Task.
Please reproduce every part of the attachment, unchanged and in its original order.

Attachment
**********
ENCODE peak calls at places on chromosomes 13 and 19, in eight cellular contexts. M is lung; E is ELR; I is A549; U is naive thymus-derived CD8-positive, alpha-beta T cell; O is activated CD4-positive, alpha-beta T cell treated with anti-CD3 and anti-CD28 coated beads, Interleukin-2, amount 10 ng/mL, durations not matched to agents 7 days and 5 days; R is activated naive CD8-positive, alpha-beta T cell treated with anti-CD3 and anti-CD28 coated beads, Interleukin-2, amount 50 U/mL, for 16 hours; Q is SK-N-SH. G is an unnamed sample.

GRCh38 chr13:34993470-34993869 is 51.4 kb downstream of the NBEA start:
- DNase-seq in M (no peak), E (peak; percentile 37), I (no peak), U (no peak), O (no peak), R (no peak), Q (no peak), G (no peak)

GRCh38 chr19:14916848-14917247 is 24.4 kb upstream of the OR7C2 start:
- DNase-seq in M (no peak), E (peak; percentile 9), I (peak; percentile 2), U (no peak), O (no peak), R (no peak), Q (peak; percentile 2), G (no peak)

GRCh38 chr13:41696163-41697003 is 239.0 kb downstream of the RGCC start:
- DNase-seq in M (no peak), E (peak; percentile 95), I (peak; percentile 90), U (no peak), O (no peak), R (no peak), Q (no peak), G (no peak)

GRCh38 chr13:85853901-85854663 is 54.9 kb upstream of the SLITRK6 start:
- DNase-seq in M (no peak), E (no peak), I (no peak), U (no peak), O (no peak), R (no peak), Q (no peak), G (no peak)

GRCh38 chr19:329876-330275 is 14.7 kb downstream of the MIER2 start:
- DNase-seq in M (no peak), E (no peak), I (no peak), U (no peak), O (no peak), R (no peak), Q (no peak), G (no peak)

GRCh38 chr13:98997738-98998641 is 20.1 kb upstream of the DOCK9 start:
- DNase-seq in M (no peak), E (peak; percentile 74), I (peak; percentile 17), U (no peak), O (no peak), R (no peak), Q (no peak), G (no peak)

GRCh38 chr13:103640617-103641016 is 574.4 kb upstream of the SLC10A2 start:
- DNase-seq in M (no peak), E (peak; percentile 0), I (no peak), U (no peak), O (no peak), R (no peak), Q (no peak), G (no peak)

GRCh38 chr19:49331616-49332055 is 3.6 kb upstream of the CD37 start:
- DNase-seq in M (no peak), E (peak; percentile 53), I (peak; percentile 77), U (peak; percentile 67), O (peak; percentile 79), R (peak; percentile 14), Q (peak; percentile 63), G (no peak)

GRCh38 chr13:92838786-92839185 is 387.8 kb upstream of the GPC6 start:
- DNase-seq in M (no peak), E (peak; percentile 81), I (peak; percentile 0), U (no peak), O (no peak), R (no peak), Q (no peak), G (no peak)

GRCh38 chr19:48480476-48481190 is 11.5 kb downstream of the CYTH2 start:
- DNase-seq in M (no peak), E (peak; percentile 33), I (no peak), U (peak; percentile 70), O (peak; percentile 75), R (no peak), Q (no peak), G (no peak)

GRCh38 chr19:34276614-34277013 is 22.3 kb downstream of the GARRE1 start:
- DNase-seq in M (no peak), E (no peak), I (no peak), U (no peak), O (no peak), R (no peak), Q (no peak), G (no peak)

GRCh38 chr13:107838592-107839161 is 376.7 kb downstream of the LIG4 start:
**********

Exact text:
ENCODE peak calls at places on chromosomes 13 and 19, in eight cellular contexts. M is lung; E is ELR; I is A549; U is naive thymus-derived CD8-positive, alpha-beta T cell; O is activated CD4-positive, alpha-beta T cell treated with anti-CD3 and anti-CD28 coated beads, Interleukin-2, amount 10 ng/mL, durations not matched to agents 7 days and 5 days; R is activated naive CD8-positive, alpha-beta T cell treated with anti-CD3 and anti-CD28 coated beads, Interleukin-2, amount 50 U/mL, for 16 hours; Q is SK-N-SH. G is an unnamed sample.

GRCh38 chr13:34993470-34993869 is 51.4 kb downstream of the NBEA start:
- DNase-seq in M (no peak), E (peak; percentile 37), I (no peak), U (no peak), O (no peak), R (no peak), Q (no peak), G (no peak)

GRCh38 chr19:14916848-14917247 is 24.4 kb upstream of the OR7C2 start:
- DNase-seq in M (no peak), E (peak; percentile 9), I (peak; percentile 2), U (no peak), O (no peak), R (no peak), Q (peak; percentile 2), G (no peak)

GRCh38 chr13:41696163-41697003 is 239.0 kb downstream of the RGCC start:
- DNase-seq in M (no peak), E (peak; percentile 95), I (peak; percentile 90), U (no peak), O (no peak), R (no peak), Q (no peak), G (no peak)

GRCh38 chr13:85853901-85854663 is 54.9 kb upstream of the SLITRK6 start:
- DNase-seq in M (no peak), E (no peak), I (no peak), U (no peak), O (no peak), R (no peak), Q (no peak), G (no peak)

GRCh38 chr19:329876-330275 is 14.7 kb downstream of the MIER2 start:
- DNase-seq in M (no peak), E (no peak), I (no peak), U (no peak), O (no peak), R (no peak), Q (no peak), G (no peak)

GRCh38 chr13:98997738-98998641 is 20.1 kb upstream of the DOCK9 start:
- DNase-seq in M (no peak), E (peak; percentile 74), I (peak; percentile 17), U (no peak), O (no peak), R (no peak), Q (no peak), G (no peak)

GRCh38 chr13:103640617-103641016 is 574.4 kb upstream of the SLC10A2 start:
- DNase-seq in M (no peak), E (peak; percentile 0), I (no peak), U (no peak), O (no peak), R (no peak), Q (no peak), G (no peak)

GRCh38 chr19:49331616-49332055 is 3.6 kb upstream of the CD37 start:
- DNase-seq in M (no peak), E (peak; percentile 53), I (peak; percentile 77), U (peak; percentile 67), O (peak; percentile 79), R (peak; percentile 14), Q (peak; percentile 63), G (no peak)

GRCh38 chr13:92838786-92839185 is 387.8 kb upstream of the GPC6 start:
- DNase-seq in M (no peak), E (peak; percentile 81), I (peak; percentile 0), U (no peak), O (no peak), R (no peak), Q (no peak), G (no peak)

GRCh38 chr19:48480476-48481190 is 11.5 kb downstream of the CYTH2 start:
- DNase-seq in M (no peak), E (peak; percentile 33), I (no peak), U (peak; percentile 70), O (peak; percentile 75), R (no peak), Q (no peak), G (no peak)

GRCh38 chr19:34276614-34277013 is 22.3 kb downstream of the GARRE1 start:
- DNase-seq in M (no peak), E (no peak), I (no peak), U (no peak), O (no peak), R (no peak), Q (no peak), G (no peak)

GRCh38 chr13:107838592-107839161 is 376.7 kb downstream of the LIG4 start: